Modest Growth Rate: Growth needs to be measured over an appropriate period and in the context of the economy and peers.  While a single digit growth is respectable for a mature company, in many sectors it needs to be double digit to warrant a premium valuation.

Principal Goodwill: Principal goodwill is the value of the knowledge and relationships that the Principal holds.  Large companies have documented relationships, usually multiple points of contact and formal processes for dealing with change.  This reduces risk and improves value.

Lack of Business Model Focus: The challenge with a business pursuing various services and segments at the same time is that it reduces the buyer universe.  As an example, take a business that starts out as a IT services/consulting business and then develops a SaaS based service.  It gets some traction and now the revenue mix is 60% consulting and 40% recurring SaaS revenues.

We would market this business as having recurring revenues but to pure SaaS companies this would dilute them.  Certain consulting businesses won’t have the appetite or capital on hand to invest in the marketing that the SaaS business needs.  Lack of focus in the business model will reduce buyer interest and hence value.

So, what does produce a headline grabbing valuation?  Simply put, you have to be viewed as being on a path to achieve a leading position in a new segment that is expected to be enormous.  Rare, but we do have a number of Canadian technology sector examples including Hootsuite in social media monitoring, D2L in personalized learning solutions, Shopify in online stores and Wattpad, creating a brand new segment, in a community of readers and writers.


What Exactly Does an M&A Advisor Do?

In “How Does an M&A Advisor Add Value to the Divesture Process?”, I noted that M&A advisors typically charge between 3% and 7% as a success fee for managing the sale process for a company.  The question I addressed then was, will engaging an M&A advisor improve your expected sale value by at least 5%?

Here I would like to outline exactly what an advisor does in the process of a sale mandate.  At this point I am assuming that pre-mandate matters such as preparing a business for sale, value expectations and timing from a business and market perspective have been discussed and it is agreed that it makes sense to proceed.

The advisor side of the deal team typically includes a senior lead such as a Managing Director or Senior Vice President plus at least one Associate and/or Analyst as support.  In addition, there are usually international resources involved through foreign offices or foreign partnerships.  Depending on the language and culture of the region, these partners can do as little as buyer introductions to as much as negotiating and structuring deal terms.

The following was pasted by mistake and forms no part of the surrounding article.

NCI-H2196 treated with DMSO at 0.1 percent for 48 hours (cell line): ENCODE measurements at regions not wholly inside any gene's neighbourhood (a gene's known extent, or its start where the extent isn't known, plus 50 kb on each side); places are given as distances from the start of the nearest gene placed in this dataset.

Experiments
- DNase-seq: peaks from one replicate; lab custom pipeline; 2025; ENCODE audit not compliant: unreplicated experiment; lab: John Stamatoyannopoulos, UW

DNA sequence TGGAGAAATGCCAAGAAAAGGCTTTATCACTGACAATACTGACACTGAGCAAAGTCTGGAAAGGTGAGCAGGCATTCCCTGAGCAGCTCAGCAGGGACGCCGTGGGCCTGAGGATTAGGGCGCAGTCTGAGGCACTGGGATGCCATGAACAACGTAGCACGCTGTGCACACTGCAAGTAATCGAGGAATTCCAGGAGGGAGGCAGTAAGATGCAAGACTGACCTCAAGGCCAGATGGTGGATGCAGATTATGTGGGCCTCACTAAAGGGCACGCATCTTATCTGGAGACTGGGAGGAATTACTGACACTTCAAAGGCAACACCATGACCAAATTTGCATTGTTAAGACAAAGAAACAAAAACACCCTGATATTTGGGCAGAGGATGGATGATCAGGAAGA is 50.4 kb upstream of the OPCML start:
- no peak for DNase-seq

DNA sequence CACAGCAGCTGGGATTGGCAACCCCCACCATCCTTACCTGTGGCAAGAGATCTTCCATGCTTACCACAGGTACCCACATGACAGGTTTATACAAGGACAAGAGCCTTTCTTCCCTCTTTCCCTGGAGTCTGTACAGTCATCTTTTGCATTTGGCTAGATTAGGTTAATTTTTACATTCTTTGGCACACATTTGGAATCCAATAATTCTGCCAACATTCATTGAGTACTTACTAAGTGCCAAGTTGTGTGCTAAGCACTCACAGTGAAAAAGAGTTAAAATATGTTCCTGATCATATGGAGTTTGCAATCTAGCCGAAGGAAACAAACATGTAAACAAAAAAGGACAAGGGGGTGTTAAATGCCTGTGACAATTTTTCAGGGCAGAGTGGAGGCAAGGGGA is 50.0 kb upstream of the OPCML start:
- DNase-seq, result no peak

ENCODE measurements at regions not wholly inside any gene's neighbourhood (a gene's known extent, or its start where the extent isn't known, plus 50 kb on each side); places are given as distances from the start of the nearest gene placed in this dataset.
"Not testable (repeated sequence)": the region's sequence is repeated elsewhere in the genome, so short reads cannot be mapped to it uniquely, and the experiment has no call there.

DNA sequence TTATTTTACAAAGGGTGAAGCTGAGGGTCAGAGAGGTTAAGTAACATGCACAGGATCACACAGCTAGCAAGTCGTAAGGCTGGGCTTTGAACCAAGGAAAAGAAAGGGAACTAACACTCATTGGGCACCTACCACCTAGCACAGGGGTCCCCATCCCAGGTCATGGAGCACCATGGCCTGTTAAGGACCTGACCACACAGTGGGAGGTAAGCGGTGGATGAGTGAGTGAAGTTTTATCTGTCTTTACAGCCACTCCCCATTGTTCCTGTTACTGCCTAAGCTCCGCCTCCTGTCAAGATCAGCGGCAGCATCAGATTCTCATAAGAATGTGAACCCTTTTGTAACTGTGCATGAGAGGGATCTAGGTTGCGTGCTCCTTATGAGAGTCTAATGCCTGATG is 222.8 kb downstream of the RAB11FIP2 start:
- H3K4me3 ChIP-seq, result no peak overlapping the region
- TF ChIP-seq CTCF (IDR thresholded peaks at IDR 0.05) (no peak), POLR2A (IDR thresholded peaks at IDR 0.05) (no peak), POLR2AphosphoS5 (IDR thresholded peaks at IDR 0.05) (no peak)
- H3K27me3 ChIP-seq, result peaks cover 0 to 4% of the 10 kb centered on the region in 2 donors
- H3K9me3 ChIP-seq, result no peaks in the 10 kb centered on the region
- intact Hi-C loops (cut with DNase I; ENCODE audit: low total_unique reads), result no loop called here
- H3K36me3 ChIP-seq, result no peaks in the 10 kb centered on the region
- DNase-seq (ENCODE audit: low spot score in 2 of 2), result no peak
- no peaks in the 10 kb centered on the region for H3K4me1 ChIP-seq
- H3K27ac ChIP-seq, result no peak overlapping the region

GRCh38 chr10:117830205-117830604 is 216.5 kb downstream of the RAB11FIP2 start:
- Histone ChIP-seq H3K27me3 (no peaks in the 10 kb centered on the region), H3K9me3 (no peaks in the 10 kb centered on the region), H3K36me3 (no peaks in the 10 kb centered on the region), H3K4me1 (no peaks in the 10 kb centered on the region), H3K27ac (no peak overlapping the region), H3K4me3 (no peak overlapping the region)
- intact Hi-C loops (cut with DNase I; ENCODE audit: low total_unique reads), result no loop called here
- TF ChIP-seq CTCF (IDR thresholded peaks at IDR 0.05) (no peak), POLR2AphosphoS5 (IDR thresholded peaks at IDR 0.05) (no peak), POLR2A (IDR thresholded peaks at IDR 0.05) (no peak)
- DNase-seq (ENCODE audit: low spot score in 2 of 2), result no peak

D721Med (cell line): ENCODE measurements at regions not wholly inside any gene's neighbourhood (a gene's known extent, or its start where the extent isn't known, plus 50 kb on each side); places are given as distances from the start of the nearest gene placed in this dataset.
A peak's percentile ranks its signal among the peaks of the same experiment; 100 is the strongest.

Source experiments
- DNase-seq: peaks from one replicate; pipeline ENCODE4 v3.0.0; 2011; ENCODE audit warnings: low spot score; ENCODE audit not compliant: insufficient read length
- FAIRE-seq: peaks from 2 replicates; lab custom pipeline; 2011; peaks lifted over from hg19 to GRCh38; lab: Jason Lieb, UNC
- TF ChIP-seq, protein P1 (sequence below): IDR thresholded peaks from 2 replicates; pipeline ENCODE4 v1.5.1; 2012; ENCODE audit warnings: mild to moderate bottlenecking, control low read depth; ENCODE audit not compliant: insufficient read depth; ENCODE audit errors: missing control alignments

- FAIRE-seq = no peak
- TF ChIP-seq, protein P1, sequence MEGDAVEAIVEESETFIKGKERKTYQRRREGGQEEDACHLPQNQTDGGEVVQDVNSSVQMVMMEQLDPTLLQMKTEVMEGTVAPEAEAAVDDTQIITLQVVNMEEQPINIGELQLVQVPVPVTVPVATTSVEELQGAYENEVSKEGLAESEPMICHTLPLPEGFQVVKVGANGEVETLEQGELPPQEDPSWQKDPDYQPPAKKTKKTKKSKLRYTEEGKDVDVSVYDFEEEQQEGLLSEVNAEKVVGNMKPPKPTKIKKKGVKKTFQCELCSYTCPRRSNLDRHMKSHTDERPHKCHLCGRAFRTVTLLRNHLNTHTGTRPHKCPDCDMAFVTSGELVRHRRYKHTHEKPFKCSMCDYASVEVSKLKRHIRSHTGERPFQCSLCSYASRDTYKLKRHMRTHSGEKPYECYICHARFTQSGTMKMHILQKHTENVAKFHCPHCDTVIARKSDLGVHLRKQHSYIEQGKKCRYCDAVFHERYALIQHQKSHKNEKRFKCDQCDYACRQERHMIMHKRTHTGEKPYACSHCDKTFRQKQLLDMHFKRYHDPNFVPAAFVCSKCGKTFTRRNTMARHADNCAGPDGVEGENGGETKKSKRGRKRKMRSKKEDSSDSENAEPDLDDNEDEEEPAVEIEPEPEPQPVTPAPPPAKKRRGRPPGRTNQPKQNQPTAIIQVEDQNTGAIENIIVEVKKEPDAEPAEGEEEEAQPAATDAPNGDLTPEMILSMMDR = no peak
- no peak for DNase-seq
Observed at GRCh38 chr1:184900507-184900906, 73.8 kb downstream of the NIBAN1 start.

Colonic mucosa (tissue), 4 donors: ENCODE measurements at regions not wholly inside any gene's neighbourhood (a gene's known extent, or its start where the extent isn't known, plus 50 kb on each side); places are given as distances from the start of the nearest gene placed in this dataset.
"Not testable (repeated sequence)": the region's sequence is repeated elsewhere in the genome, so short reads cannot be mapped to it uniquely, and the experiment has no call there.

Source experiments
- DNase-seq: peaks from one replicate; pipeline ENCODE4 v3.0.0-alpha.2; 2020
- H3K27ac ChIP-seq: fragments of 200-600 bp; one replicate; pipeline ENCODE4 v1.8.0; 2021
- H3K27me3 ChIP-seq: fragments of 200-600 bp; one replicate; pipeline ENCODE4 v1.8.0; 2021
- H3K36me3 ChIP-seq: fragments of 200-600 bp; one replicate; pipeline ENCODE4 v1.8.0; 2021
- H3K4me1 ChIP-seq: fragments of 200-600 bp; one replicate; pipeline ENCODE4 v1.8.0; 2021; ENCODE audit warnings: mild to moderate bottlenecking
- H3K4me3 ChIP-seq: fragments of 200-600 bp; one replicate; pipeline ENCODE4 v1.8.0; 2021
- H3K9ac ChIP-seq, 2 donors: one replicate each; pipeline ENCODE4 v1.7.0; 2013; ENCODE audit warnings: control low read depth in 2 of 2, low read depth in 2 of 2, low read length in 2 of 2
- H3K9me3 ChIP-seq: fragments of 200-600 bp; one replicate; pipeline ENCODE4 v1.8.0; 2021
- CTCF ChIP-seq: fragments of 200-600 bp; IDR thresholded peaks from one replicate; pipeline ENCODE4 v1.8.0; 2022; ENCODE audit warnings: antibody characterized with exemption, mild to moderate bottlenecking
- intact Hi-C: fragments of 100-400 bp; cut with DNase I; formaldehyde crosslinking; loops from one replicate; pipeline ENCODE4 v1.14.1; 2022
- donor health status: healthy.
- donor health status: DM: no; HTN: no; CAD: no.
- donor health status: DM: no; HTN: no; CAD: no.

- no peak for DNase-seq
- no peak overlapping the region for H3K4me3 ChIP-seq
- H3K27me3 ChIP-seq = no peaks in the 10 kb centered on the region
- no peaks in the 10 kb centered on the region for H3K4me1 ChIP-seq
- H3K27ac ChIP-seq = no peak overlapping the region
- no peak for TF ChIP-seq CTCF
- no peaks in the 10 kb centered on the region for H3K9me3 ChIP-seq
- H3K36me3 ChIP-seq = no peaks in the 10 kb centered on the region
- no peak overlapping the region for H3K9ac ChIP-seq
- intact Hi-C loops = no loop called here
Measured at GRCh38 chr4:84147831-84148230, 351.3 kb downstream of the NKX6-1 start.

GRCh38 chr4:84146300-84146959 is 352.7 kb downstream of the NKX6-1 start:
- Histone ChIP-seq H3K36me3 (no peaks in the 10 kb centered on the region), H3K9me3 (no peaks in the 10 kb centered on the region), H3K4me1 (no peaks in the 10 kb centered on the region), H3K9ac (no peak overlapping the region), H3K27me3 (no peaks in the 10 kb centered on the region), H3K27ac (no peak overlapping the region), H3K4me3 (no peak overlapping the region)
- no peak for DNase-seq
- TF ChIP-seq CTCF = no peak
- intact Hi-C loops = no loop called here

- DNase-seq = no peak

An M&A advisor will: (i) position the selling company as a strategic fit for target buyers; (ii) present the opportunity to numerous logical and capable buyers; and (iii) manage the process along a defined and orderly timeline, in order to generate the highest premium possible.  We typically identify what we are responsible for in our engagement letters as follows:

– Conduct a review of the company in order to better understand the nature of its operations and value proposition to prospective partners including:

  • a review and analysis of the historical and prospective financial results of the company;
  • a review and analysis of operational, marketing, technical and other information regarding the factors that influence the cash flow prospects and risk dynamics of the company;
  • discussions with management regarding the operations of the company;
  • a review and analysis of public information and other available information pertaining to the company and the industry in which it competes, and
  • a review and analysis of transactions that have taken place in recent years among businesses whose operations are similar to those of the company.

– Prepare company overview materials in consultation with the company, which will provide prospective partners with an understanding of the nature of the company and allow them to assess value;

– Conduct a search to identify suitable potential partners, guided by any criteria provided by the company;

– Contact and screen potential partners;

– Assist the company in the preparation of due diligence documentation, a management presentation and related materials for review by possible partners;

– Negotiate with possible partners;